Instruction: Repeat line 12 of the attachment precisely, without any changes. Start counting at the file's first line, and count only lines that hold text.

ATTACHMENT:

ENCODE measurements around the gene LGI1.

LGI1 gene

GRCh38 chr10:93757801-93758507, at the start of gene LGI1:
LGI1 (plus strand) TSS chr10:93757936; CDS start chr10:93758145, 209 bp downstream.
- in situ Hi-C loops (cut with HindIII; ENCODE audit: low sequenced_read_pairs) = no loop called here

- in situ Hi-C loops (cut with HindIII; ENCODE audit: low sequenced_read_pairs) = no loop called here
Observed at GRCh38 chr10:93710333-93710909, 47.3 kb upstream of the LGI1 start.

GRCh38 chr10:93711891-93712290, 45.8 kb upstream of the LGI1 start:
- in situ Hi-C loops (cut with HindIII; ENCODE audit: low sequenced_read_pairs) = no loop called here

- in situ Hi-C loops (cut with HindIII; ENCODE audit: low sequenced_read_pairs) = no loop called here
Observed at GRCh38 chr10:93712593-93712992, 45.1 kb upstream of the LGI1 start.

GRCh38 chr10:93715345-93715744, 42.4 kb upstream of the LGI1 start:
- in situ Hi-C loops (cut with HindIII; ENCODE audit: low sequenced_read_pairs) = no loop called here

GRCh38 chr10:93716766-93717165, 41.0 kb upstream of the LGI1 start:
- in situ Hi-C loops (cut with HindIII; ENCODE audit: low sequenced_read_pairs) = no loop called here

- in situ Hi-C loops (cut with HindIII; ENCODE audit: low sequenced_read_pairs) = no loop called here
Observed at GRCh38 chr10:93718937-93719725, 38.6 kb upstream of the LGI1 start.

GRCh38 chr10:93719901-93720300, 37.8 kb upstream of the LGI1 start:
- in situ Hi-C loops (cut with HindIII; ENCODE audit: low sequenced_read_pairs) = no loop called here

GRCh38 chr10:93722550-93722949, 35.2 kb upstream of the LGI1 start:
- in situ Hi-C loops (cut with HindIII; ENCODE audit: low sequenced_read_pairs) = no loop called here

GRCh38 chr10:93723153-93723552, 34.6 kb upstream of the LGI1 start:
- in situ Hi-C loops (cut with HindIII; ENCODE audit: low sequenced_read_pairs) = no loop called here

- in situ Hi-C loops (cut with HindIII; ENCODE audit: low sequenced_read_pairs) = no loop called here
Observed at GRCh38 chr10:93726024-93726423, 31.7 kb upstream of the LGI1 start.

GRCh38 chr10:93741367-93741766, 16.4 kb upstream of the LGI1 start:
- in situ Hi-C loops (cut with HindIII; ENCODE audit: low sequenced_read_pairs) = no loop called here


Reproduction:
GRCh38 chr10:93715345-93715744, 42.4 kb upstream of the LGI1 start: